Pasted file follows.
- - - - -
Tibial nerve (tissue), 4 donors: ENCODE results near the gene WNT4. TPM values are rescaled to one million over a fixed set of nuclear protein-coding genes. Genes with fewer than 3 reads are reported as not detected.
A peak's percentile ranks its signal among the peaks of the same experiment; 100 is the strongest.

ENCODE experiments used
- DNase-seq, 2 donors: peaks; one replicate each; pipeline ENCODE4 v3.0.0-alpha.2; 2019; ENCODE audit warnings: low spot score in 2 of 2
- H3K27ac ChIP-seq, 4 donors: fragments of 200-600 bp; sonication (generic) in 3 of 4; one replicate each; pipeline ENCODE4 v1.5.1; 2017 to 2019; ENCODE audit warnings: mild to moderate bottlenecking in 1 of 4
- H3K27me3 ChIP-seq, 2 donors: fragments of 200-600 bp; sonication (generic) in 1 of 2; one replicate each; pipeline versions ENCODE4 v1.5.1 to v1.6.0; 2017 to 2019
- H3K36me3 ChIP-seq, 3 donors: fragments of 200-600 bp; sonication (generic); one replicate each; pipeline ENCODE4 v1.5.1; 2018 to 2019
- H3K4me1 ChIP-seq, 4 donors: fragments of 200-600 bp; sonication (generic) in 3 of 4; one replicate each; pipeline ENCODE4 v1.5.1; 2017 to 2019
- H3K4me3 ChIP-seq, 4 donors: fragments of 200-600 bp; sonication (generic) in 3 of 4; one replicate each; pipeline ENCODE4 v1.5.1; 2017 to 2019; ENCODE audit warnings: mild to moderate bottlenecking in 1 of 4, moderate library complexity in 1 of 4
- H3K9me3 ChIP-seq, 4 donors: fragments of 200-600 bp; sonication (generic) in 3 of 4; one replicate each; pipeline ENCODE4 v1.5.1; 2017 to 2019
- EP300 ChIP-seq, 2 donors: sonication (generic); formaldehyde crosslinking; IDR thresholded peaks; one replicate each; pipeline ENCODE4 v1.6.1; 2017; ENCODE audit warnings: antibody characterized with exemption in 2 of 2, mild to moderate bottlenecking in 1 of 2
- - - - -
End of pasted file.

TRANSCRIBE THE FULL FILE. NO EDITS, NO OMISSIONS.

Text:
Tibial nerve (tissue), 4 donors: ENCODE results near the gene WNT4. TPM values are rescaled to one million over a fixed set of nuclear protein-coding genes. Genes with fewer than 3 reads are reported as not detected.
A peak's percentile ranks its signal among the peaks of the same experiment; 100 is the strongest.

ENCODE experiments used
- DNase-seq, 2 donors: peaks; one replicate each; pipeline ENCODE4 v3.0.0-alpha.2; 2019; ENCODE audit warnings: low spot score in 2 of 2
- H3K27ac ChIP-seq, 4 donors: fragments of 200-600 bp; sonication (generic) in 3 of 4; one replicate each; pipeline ENCODE4 v1.5.1; 2017 to 2019; ENCODE audit warnings: mild to moderate bottlenecking in 1 of 4
- H3K27me3 ChIP-seq, 2 donors: fragments of 200-600 bp; sonication (generic) in 1 of 2; one replicate each; pipeline versions ENCODE4 v1.5.1 to v1.6.0; 2017 to 2019
- H3K36me3 ChIP-seq, 3 donors: fragments of 200-600 bp; sonication (generic); one replicate each; pipeline ENCODE4 v1.5.1; 2018 to 2019
- H3K4me1 ChIP-seq, 4 donors: fragments of 200-600 bp; sonication (generic) in 3 of 4; one replicate each; pipeline ENCODE4 v1.5.1; 2017 to 2019
- H3K4me3 ChIP-seq, 4 donors: fragments of 200-600 bp; sonication (generic) in 3 of 4; one replicate each; pipeline ENCODE4 v1.5.1; 2017 to 2019; ENCODE audit warnings: mild to moderate bottlenecking in 1 of 4, moderate library complexity in 1 of 4
- H3K9me3 ChIP-seq, 4 donors: fragments of 200-600 bp; sonication (generic) in 3 of 4; one replicate each; pipeline ENCODE4 v1.5.1; 2017 to 2019
- EP300 ChIP-seq, 2 donors: sonication (generic); formaldehyde crosslinking; IDR thresholded peaks; one replicate each; pipeline ENCODE4 v1.6.1; 2017; ENCODE audit warnings: antibody characterized with exemption in 2 of 2, mild to moderate bottlenecking in 1 of 2